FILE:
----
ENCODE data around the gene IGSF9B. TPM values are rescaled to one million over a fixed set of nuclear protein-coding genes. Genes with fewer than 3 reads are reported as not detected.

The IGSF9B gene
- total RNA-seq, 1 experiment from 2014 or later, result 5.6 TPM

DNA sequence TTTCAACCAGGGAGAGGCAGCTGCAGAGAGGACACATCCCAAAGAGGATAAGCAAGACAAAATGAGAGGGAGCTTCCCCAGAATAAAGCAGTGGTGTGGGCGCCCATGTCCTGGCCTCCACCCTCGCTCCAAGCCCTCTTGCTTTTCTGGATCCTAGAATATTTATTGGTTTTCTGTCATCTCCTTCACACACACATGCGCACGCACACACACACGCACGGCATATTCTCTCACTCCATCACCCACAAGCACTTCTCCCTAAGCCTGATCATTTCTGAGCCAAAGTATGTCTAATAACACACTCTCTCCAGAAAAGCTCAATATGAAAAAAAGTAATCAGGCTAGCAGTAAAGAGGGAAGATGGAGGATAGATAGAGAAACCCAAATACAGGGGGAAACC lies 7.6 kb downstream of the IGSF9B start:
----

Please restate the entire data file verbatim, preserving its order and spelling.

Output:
ENCODE data around the gene IGSF9B. TPM values are rescaled to one million over a fixed set of nuclear protein-coding genes. Genes with fewer than 3 reads are reported as not detected.

The IGSF9B gene
- total RNA-seq, 1 experiment from 2014 or later, result 5.6 TPM

DNA sequence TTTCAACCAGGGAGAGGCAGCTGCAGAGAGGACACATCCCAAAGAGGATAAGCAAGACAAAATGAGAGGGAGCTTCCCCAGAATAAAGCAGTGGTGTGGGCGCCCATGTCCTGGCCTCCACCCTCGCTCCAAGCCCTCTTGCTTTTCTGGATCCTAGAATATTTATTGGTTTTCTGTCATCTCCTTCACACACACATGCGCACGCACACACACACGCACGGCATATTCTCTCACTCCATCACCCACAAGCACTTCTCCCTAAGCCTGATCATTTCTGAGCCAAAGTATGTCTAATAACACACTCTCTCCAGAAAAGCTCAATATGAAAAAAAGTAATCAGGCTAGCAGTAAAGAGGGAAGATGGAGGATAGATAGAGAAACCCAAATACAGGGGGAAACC lies 7.6 kb downstream of the IGSF9B start: